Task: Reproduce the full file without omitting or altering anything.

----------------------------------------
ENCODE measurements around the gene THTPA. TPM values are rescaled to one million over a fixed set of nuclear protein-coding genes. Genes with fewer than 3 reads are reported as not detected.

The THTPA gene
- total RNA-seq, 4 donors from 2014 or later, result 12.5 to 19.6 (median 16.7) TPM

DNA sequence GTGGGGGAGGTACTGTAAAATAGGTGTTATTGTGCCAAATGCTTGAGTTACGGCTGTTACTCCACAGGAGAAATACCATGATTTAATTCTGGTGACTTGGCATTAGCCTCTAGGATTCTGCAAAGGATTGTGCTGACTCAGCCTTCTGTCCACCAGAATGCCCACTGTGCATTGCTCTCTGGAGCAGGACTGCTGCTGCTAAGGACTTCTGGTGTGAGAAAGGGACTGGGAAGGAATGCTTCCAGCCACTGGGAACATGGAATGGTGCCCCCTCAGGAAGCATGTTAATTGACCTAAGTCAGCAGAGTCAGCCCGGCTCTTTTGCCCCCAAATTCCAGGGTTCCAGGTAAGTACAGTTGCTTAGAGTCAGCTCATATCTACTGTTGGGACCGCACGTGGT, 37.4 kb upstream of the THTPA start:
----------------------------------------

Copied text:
ENCODE measurements around the gene THTPA. TPM values are rescaled to one million over a fixed set of nuclear protein-coding genes. Genes with fewer than 3 reads are reported as not detected.

The THTPA gene
- total RNA-seq, 4 donors from 2014 or later, result 12.5 to 19.6 (median 16.7) TPM

DNA sequence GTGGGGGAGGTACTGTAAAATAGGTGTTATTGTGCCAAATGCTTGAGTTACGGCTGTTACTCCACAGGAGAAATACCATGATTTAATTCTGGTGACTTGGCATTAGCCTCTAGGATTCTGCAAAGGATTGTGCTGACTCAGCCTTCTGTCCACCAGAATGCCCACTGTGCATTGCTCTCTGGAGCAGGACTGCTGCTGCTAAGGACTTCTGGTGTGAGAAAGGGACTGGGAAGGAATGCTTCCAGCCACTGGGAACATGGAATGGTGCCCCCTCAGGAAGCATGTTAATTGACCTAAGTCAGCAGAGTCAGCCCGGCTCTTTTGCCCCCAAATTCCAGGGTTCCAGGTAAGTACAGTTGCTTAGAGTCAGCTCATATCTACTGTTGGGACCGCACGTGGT, 37.4 kb upstream of the THTPA start: